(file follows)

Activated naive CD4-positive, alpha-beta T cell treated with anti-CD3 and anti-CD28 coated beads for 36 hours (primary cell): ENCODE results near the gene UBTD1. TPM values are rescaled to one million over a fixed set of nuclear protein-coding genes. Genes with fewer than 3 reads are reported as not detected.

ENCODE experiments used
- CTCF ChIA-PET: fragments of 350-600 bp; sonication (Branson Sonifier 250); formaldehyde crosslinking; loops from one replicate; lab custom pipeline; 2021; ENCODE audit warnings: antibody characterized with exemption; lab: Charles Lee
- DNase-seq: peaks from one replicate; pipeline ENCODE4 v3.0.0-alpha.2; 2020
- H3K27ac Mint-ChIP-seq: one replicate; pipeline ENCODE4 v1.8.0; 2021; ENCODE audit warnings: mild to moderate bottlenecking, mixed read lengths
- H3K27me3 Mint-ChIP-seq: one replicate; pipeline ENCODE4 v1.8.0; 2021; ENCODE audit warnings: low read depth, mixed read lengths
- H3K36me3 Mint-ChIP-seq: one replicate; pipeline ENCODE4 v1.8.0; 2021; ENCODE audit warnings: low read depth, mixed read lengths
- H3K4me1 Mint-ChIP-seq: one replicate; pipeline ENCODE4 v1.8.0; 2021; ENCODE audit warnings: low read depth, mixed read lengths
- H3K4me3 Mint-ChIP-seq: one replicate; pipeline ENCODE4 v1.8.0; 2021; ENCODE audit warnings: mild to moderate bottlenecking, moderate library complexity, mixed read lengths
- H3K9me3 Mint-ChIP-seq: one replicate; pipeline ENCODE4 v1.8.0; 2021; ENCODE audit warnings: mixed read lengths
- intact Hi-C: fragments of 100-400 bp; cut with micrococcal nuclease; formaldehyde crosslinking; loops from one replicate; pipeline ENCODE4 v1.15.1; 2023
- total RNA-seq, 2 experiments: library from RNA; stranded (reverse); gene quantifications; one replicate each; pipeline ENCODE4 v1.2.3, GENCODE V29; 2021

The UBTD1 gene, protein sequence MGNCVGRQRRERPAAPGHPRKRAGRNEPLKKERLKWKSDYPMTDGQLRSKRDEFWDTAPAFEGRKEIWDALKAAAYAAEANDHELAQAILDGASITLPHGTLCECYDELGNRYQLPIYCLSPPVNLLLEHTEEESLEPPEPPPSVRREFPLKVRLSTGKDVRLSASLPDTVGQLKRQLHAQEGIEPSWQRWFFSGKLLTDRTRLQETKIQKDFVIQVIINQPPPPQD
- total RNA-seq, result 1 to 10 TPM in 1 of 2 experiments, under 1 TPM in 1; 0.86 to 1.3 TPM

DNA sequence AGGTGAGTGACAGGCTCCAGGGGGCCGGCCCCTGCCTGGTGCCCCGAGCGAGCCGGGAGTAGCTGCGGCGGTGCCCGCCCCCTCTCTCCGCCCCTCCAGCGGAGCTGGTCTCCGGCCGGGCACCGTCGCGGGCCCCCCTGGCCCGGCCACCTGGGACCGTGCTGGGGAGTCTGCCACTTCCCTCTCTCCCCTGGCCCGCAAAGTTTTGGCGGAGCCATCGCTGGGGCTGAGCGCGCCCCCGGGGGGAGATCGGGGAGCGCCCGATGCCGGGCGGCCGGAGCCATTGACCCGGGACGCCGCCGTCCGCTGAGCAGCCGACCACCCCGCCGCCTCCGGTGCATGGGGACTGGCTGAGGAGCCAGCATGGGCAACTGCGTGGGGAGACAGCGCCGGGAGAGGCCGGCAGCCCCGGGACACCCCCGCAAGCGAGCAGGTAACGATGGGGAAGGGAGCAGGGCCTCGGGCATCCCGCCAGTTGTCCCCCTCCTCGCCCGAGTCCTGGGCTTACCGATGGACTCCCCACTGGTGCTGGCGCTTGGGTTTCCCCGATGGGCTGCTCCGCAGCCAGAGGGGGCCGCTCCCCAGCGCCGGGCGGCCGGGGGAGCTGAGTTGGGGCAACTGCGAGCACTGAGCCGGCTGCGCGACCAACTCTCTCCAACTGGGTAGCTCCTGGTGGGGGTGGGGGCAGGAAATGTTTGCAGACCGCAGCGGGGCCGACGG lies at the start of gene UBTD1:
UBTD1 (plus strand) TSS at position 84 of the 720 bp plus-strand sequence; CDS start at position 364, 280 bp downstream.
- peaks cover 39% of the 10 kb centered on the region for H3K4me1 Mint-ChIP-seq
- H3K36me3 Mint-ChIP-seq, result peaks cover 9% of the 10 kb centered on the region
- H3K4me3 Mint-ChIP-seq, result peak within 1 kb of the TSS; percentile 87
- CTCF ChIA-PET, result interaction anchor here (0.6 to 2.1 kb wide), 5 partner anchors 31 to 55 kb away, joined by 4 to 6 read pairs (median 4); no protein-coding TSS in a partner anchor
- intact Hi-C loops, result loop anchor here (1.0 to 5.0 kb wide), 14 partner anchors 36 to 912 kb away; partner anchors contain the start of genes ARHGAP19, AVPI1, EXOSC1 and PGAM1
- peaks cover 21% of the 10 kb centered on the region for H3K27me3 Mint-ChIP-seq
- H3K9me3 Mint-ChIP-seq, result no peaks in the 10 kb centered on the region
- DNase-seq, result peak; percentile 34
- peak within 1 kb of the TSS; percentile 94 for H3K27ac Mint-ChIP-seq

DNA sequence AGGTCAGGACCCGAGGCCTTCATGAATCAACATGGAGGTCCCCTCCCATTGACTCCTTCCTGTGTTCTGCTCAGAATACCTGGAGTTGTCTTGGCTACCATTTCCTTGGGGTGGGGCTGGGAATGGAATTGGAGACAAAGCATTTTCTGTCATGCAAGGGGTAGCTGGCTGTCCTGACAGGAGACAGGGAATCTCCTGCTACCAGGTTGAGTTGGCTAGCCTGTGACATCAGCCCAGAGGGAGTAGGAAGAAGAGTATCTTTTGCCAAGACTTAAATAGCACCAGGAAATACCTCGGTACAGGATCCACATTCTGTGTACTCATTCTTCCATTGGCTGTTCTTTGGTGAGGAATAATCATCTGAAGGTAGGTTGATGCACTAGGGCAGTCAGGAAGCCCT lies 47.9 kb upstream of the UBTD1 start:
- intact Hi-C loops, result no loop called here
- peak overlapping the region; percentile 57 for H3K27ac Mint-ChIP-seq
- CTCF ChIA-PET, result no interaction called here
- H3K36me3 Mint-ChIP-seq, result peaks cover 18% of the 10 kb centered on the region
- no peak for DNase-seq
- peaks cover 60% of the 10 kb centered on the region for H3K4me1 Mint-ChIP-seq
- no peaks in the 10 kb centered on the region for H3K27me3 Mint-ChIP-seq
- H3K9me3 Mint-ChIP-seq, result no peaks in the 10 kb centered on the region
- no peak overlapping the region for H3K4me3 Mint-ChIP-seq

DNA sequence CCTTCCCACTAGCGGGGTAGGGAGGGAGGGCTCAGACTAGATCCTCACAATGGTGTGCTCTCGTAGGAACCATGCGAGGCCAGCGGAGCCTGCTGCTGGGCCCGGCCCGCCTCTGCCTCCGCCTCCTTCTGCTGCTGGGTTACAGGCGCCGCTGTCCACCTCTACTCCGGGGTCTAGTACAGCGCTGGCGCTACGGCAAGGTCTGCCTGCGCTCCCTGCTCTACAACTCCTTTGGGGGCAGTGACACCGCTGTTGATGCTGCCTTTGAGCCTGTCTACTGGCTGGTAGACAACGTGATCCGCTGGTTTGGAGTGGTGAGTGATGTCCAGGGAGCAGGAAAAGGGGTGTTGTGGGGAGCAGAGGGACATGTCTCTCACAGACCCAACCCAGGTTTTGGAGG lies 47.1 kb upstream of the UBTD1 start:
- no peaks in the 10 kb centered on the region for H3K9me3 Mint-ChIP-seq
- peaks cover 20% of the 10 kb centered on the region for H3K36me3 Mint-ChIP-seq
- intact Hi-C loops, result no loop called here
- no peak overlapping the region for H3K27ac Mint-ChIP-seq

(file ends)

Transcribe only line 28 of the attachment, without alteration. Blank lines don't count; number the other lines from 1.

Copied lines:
- peak overlapping the region; percentile 57 for H3K27ac Mint-ChIP-seq